Big data has become a buzzword, with increasing relativity as the use of the cloud allows for more and varied applications of it. Who is using this data, for what, and why, are questions that can elicit confusion for those unfamiliar with the concept.
Speakers from retail, finance and energy sectors spoke about the use of big data in their companies and industries at a recent MIT Enterprise Forum at the University of California San Diego.
“A lot of what I’m telling you is not futuristic; it’s happening today, we’re doing it,” said Meyar Sheik, co-founder and CEO of Certona, a San Diego-based retail personalization platform. “None of it is 'Minority Report' stuff.”
Certona has the ability to create OmniChannel personalized retail experiences for individual shoppers, without the person actually having to supply any data. Based on a computer IP address, Certona’s software is able to know a shopper’s location, and then tailor the online experience based on local trends, seasonality, weather and even the shopper’s browsing history.
This carries across laptops, mobiles, tablets and even into the in-store experience, where Sheik said associates are increasingly using tablets to improve shopping flow for customers. Using geofencing — a software program that uses GPS to define locations — Certona is able to pinpoint the closest store location for those browsing retail websites. Then the company can promote sales or offers to encourage shopping, or boost the total sale to a point that would qualify for free shipping, for example.
“OmniChannel is all about taking not only structured data with CRM [customer relationship management] from behind firewalls and retailers’ databases, but also things that are happening on Facebook, your location, weather, your browsing behavior — all this is a lot of data that we and others process to deliver this seamless, personalized experience,” Sheik said.
Ted Reguly, director of customer programs and assistance at San Diego Gas & Electric, said the energy sector got a late start in the big data game, but is trying hard to catch up to retail, as using this data to better understand and tailor to customers is key to companies’ survival against competition from rooftop solar panels and other alternative energy sources.
“By offering the right information to the right customers through the right channel at the right time — that’s what we’re trying to get to — but we’re nowhere near where retail is,” Reguly said.
“We’re just starting the segmentation, we’re just starting targeted messaging, and with the rollout of our smart meters we’re also being able to better understand how our customers use our commodity so that we can better target market what rate they would benefit from?”
Reguly said while the energy and electricity sector is behind other industries, SDG&E stacks up well in intra-industry comparisons. While most other utilities in the United States don’t yet have the technology to know when a transformer goes out, the implementation of smart meters in San Diego means the utility now has a view to the endpoint of the grid, and is using that information to run the electric distribution system and in offer targeted services to customers, based on when and how they use energy.
SDG&E is also using this data to target its programs more effectively, such as using dynamic pricing and Reduce Your Use, and pre-emptively altering the grid if necessary, based on the weather.
“We can really now do a low profile on any one of our transformers and then have it kick out at any time which ones are overloaded and why, so we can proactively go change out those transformers right away,” Reguly said.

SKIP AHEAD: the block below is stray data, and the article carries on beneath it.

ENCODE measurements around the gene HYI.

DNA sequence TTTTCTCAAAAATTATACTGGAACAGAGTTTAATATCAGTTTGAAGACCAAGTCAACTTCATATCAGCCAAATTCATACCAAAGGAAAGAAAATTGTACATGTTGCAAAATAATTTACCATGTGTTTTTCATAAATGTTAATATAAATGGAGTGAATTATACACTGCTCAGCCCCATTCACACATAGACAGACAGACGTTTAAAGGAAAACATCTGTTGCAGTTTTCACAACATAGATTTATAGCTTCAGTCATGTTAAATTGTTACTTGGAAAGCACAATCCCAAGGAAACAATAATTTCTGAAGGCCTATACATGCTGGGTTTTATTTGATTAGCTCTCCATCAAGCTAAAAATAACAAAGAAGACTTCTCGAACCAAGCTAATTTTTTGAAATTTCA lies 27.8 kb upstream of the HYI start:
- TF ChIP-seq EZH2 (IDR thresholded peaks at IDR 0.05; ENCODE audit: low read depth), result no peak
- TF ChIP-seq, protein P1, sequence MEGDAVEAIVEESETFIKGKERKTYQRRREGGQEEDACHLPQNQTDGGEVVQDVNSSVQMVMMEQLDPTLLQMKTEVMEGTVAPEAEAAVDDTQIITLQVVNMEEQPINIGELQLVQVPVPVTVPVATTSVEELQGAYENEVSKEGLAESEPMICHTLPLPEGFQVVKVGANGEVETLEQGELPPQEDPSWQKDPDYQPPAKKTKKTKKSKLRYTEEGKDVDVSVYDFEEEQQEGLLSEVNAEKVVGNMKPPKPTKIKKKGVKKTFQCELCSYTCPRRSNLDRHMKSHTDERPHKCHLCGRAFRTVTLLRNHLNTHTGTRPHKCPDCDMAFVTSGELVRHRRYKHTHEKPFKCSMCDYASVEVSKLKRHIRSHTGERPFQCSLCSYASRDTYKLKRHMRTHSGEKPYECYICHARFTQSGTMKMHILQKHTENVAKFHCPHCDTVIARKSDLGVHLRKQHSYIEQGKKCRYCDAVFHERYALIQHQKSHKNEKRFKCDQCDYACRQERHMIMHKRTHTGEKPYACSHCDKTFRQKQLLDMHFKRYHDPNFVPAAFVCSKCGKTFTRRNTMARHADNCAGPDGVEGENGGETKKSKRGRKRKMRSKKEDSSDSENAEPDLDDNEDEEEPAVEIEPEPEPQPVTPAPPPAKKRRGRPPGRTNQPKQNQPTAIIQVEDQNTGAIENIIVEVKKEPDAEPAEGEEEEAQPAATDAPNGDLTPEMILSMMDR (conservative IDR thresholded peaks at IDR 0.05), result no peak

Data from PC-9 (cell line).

“On the weather side, we’re using the weather data that we know — what the moisture content is, what the humidity and the wind velocity are anywhere in our service territory — and we predict out I think two weeks, so we can know two weeks in advance if we’ve got an issue, so we plan demand for those events.”
The goal in terms of customer data is to separate out the information and pinpoint for users exactly what is using energy, even down to problem appliances.
“Where the next step is, is disaggregation tools,” Reguly said. “We aren’t there yet, but that’s when it’s going to get really powerful — when we use the data … and we can say ‘Hey it looks like you have a pool pump — you didn’t reset your timer, it’s still running 12 hours a day in the middle of winter — turn your timer on.’ We’ve got the data, but it’s getting everything stuck together so that we can give the right answer to you. That’s sort of the direction we want to go, but we aren’t there yet.”
Mike Alfred, co-founder and CEO of San Diego's BrightScope, which collects and analyzes data to help consumers understand and compare retirement plans, said much of the data his company works with is actually publicly available in raw form, but is fairly meaningless without being organized and analyzed and, in his case, run through Monte Carlo simulations. This is one of the benefits of companies making use of big data — doing the complicated work so consumers don’t have to.
“A lot of companies want to do these sexy predicative analytics and forward-looking stuff, but the reality is most companies today are way down at the bottom. They’re still trying to get a data set big enough and with enough time series that they can even do interesting models,” Alfred said.
He said by analyzing companies’ plans and then making the scores publicly available, BrightScope isn’t only helping consumers better understand their options and push their employers for change, but also helping financial institutions compete and ultimately better serve the consumer.
Alfred said BrightScope uses the cloud to handle their high volume of calculations and storage, and said such a company couldn’t have existed 10 years ago, before the cloud.
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